Throughout history, countless songs and poems have celebrated Lebanon’s sweeping and picturesque landscape: snow-capped mountains overlooking a pristine Mediterranean, wandering rivers dividing bustling cities and towns, and mounds of colorful fruits and vegetables on fertile spring-fed lands.
Today, however, it can be hard to match the reality with the poems. Especially when it comes to water, there is little to sing about. A large majority of those living in Lebanon only have access to water for a few hours per day. The little water they do receive from public infrastructure is generally perceived to be of poor quality. Those who can afford it, resort to expensive bottled and tanker water. Over 20,000 illegal groundwater wells have also been dug across the Greater Beirut and Mount Lebanon area alone. It is where over half of the Lebanese population lives, works, and endures the dramatic winter floods, polluted sea waters, and either poor quality or highly expensive water.
For decades, the Lebanese have grappled with how to improve the way in which natural water resources are managed. Debates abound on the role of the private sector in water and sanitation, number of dams needed, relevance of agriculture and food security, cost effectiveness of infrastructure, public acceptance of water meters, and perhaps most critically, what to do first.
History has also proven that these debates can be particularly productive, especially when informed by different opinions and voices. The impressive Qaroun Dam and associated hydroelectric infrastructure, the many water laws dealing with complex issues of inter-basin transfers, private sector participation and corporatization of public water companies, and more recently the development of the National Water Sector Strategy, developed over several years and approved by Parliament in March 2012, are a few examples of successful Lebanese projects that benefited from intense national debate.
Furthermore, the importance of ensuring the safety of water supplied across Lebanon is something that everyone can agree on. The World Bank Group has put the safety of water service delivery at the heart of all the water projects it finances in Lebanon.
Drinking water from the tap: Delivering international water quality standards in partnership with the private sector
In 2010, following a series of particularly arid summers, rising popular discontent about the quantity and quality of water, and the clear need for an urgent solution to close the widening water gap in the short term, the World Bank agreed to partially finance the Greater Beirut Water Supply Project. A number of institutions have joined forces for implementation, including the Ministry of Energy and Water (MOEW), Council for Development and Reconstruction (CDR), and the Beirut Mount Lebanon Water Establishment (BMLWE).
This critical project will provide an additional 250,000 cubic meters of water every day to the Greater Beirut and Mount Lebanon region. It will use a combination of underground tunnels, pipelines, storage reservoirs, and a large water treatment plant, the first of its kind in Lebanon. The Ouardaniyeh water treatment plant will be located south of Beirut and will deliver drinking water to international quality standards through an innovative Design-Build-Operate (DBO) contract between the BMLWE and the private sector.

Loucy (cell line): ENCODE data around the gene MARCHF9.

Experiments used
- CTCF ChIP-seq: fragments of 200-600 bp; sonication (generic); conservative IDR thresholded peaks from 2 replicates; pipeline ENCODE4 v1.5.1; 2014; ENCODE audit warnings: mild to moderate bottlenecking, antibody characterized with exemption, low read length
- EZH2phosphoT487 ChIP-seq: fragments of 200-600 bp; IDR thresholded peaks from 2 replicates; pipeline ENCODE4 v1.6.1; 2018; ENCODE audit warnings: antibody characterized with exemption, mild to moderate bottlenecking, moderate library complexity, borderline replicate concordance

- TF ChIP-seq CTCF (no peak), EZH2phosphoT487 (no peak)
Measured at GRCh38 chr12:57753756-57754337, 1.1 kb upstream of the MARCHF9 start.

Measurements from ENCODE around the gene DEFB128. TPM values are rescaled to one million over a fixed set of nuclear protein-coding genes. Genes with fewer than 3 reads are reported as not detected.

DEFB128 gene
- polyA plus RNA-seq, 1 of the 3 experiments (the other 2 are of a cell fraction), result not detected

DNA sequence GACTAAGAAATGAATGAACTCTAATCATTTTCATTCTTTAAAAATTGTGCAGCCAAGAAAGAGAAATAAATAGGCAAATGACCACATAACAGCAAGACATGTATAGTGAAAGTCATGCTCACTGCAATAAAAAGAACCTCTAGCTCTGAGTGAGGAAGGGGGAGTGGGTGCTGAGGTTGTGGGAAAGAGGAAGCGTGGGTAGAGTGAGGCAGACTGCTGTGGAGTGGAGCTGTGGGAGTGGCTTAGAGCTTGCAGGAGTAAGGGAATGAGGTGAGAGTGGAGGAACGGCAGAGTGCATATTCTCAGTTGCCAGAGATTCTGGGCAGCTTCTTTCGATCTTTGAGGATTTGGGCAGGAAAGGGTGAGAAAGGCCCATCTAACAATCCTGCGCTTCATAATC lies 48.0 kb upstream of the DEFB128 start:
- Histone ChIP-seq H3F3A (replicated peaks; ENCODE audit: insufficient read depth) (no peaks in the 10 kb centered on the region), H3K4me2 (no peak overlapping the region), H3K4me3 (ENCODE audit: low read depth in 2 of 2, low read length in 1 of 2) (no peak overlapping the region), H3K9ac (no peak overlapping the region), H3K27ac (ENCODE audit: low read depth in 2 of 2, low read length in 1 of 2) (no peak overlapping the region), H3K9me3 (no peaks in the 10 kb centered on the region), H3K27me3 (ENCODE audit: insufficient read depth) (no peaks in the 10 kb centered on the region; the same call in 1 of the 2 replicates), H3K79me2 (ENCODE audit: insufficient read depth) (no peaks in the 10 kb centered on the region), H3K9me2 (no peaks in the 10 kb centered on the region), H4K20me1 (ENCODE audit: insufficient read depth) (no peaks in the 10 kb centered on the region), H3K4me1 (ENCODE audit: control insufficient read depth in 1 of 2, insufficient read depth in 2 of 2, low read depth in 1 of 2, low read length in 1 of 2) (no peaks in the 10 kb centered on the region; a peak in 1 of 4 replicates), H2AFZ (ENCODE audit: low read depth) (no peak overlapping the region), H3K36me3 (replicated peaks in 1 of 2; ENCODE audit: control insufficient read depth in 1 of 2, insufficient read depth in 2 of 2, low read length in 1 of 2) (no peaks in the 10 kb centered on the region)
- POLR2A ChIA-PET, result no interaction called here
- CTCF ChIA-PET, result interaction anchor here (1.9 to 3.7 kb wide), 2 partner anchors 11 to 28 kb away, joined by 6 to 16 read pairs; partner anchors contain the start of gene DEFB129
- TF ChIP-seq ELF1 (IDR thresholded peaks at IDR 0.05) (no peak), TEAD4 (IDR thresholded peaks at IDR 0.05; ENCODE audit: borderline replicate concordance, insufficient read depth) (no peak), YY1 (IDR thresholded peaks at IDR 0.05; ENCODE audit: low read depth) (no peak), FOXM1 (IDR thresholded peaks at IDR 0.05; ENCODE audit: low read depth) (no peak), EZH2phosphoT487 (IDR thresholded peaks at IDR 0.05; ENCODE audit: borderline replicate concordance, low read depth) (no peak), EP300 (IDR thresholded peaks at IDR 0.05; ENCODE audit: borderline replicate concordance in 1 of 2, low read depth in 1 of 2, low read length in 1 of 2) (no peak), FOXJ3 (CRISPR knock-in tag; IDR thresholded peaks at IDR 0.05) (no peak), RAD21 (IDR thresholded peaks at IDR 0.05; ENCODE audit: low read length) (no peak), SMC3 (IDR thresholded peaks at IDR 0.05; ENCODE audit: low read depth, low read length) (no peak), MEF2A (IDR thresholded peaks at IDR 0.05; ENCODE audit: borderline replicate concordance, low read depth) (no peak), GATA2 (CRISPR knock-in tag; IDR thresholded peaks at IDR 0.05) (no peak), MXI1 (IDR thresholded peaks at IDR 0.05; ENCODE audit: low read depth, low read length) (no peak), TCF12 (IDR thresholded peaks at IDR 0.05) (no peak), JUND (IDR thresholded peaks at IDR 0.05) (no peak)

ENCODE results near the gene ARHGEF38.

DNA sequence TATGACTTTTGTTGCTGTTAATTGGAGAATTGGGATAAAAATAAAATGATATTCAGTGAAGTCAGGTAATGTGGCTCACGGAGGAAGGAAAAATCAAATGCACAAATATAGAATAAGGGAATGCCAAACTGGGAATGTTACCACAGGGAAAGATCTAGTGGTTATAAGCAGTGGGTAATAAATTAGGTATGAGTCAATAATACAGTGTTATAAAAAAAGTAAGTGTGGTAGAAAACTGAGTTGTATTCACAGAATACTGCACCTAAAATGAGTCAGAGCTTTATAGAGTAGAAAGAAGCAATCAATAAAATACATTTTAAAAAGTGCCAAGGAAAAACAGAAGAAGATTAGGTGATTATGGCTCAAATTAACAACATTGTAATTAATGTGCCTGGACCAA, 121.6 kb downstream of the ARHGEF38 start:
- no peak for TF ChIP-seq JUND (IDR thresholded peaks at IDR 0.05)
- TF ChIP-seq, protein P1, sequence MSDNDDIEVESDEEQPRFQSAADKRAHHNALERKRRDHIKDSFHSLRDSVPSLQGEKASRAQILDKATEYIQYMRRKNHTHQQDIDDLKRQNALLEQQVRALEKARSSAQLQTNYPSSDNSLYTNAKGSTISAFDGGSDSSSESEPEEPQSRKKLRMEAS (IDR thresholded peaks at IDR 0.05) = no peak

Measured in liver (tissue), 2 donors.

Recognizing BMLWE’s pioneering commitment to implementing innovative solutions to longstanding water problems, the World Bank Group recently partnered with the Islamic Development Bank to provide additional support. A US$680,000 grant to the Greater Beirut project will assist BMLWE in attracting and benefiting from the private sector. The grant will finance the hiring of a private, water design firm to review the proposed design of the water treatment plant, along with the various treatment technologies submitted for consideration, and assist with the supervision of construction.
Dam Safety: Bringing International Expertise Onsite
Looking ahead, the long term sustainability of the Lebanese water sector will rely on measures that simultaneously increase the volume of water available and decrease the amounts wasted or lost.
To increase the volume of water stored and made available for use, a number of the dams identified in the National Water Sector Strategy are at various stages of review, design and construction. Largest amongst these is the Bisri dam which will store an additional 120 million cubic meters of water for potable use.
In light of the size and complexity of the proposed Bisri dam, the Lebanese Government has recruited a panel of experts on dam safety to review the design of the dam and to ensure that all safety aspects of design, construction, operation, and maintenance are incorporated into the final plans. The panel includes internationally-renowned experts in dam design, hydrogeology, hydrology, and seismology, with direct experience on many of the world’s largest and most complex dams.
The Lebanese government has clearly demonstrated a commitment to the safety and sustainability of water sector projects. The actions of the government have confirmed both to the World Bank Group and other development partners that international best practice will be incorporated into all projects. Perhaps more importantly, these actions also confirm to water users across Lebanon, that their need for clean, continuous, and safe water has been not only debated, but heard.